I have a lawn with tall fescue grass. Basically I don't have too many
problems with my yard until about mid summer. Every year I notice that after
the summer's first real heat /humidity wave, some of the lawn, instead of
being nice and tall and thin, becomes more spread out and fat. Is this
normal or do I need to do something to my yard? (New Jersey)
Never the less, you have posted a picture of crabgrass. It can grow
pretty fast. Perhaps you just missed it. For the nutsedge you can use
a product called Sledgehammer (used to be called Manage). If you have a
Lesco store locally you can buy it there, otherwise any real garden/seed
store (not Home Depot or Walmart) should carry it.
It will help the fescue that hasn't died yet, yes.
It's an invasive, perennial pest, that spreads by rhyzomes and tubers.
Google "Sedgehammer", for it's control.
It "can be" because it is. No sense in even trying to eliminate it now.
It's an annual, and by the time you manage it, it'll be dying anyway. You
say this happens "every year". Next year, try using a pre-emergent.
A piece of motorway and piece of dual carriage way are enjoying a drink in
Just for the record, maybe I'm missing something, but in the pics he
provided, I don't see nutsedge, just crabgrass. Plus nutsedge occurs
with lots of water and high temps, so it's inconsistent with a lawn
For the crabgrass, next year, apply a pre-emergent at the proper time
in Spring. If you really want to get rid of what's there now, I'd
recommend Acclaim, but it isn't cheap. I've never found any of the
crabgrass control products sold in the typical retail channels to be
of much use.
It's there, man. It's just been mown. If you d/l the pic, and zoom in on
the lime-green areas, you'll see it. And, I've been digging up nutsedge
from some of the driest beds on the course, lately. Temps have been higher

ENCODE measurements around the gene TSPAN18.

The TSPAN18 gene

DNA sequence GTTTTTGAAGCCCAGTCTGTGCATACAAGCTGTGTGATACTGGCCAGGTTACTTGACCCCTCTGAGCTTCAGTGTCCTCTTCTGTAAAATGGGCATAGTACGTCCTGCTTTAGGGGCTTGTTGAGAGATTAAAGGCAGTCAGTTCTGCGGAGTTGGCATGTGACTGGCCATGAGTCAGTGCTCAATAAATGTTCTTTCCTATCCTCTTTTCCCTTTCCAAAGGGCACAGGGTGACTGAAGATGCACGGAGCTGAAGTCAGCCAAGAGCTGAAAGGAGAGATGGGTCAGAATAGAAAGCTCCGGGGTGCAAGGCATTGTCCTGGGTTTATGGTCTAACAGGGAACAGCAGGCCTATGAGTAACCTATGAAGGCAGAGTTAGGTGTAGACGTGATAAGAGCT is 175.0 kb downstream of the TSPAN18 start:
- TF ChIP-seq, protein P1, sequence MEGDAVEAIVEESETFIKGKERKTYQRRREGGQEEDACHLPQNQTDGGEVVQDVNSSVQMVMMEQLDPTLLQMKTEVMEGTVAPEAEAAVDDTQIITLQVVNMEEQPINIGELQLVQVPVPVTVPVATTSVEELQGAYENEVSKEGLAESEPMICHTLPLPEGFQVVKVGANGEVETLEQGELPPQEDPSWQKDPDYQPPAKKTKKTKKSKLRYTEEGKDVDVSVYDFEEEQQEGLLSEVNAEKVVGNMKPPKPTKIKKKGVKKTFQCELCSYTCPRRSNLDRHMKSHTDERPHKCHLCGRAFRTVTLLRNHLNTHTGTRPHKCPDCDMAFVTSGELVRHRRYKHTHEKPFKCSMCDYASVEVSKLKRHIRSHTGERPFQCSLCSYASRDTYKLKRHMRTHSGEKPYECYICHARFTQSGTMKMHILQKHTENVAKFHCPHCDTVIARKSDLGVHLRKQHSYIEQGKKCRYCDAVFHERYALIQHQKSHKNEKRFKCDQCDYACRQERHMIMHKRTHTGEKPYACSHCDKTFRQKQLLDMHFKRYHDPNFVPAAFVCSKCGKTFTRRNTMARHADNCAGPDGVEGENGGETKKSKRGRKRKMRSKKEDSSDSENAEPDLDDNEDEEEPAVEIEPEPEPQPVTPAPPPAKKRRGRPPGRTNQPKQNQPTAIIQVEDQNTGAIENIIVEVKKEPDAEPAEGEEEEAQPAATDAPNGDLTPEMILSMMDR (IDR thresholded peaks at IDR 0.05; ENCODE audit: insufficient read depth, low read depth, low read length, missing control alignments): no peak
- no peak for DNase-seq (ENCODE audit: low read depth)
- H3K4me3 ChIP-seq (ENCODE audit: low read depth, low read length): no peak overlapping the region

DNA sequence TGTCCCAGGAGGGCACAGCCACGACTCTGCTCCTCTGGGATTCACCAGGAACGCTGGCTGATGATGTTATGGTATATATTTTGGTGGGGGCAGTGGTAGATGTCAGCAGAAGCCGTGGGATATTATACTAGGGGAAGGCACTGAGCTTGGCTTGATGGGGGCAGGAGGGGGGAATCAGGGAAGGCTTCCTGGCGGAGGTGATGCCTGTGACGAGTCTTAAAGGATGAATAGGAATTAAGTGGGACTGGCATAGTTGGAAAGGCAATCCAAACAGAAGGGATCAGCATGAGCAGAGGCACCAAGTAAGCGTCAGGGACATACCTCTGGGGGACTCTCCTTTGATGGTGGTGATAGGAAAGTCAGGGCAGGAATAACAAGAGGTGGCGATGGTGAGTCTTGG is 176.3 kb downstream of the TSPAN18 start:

than normal, here, but rainfall has been WAY below average. Sheesh, I hate
Lonicera japonica used to be my "public enemy #1", but the last couple
years have changed that. It seems nutsedge is getting worse, every year. I
read that poison ivy is becoming more rampant, due to global warming. I'm
wondering how many more invasive species will follow suit. I'm sure
nutsedge is trying.
I'm very responsible, when ever something goes wrong they always say i'm
Nope. You have have to treat the crabgrass. Watering will only help
the crab grass. Fescue is a cool season clump grass. It only grows
where a seed sprouted. It doesn't spread. Kill the crab grass and
overseed the fecsue in the fall.
Fescue is very hard to maintain. It requires alot of water (about 1 -
1.5 inches per week) and it will need to be overseedeed and aerated
yearly. 1.5 inches of water for 1000 SF of lawn is basically 1000
gallons of water. Thats alot of water and it's expensive. Assume a
sprinkler delivers 4 gallons per minuite. You have to water a
single 1000 sf section of lawn for over 4 hours to deliver 1.5" of
Also, seeding Fescue like any other seed requires alot of work. It
needs to be watered several times daily. If the seed germinates and
is allowed to dry, it will die. It needs to be watered 4-5 or more
times daily. Not much. Just enough to keep it wet and growing.
After it is established and growing, 1" of water per week is plenty
Never fertilize Fescue in summer. 2x per year (before Mar. 15. and
after Labor day).
It can be done, but you will have to Aerate and overseed yearly.
Yes, I'd like to see the source for fescue needing to be overseed
yearly. Or needing to be aerated yearly. Or needing a lot of
water? Or being hard to maintain? The fescues are recognized as
being relatvely low maintenance. Funny if fescues have those
characteristics how they are widely used in parks, athletic fields,
and sod production.
On Aug 17, 3:26 pm, firstname.lastname@example.org wrote:
Most Fesue is a hybrid. It doesn't produce seed. It is a cool season
clump grass. It germinates from seed and when it dies it dies. It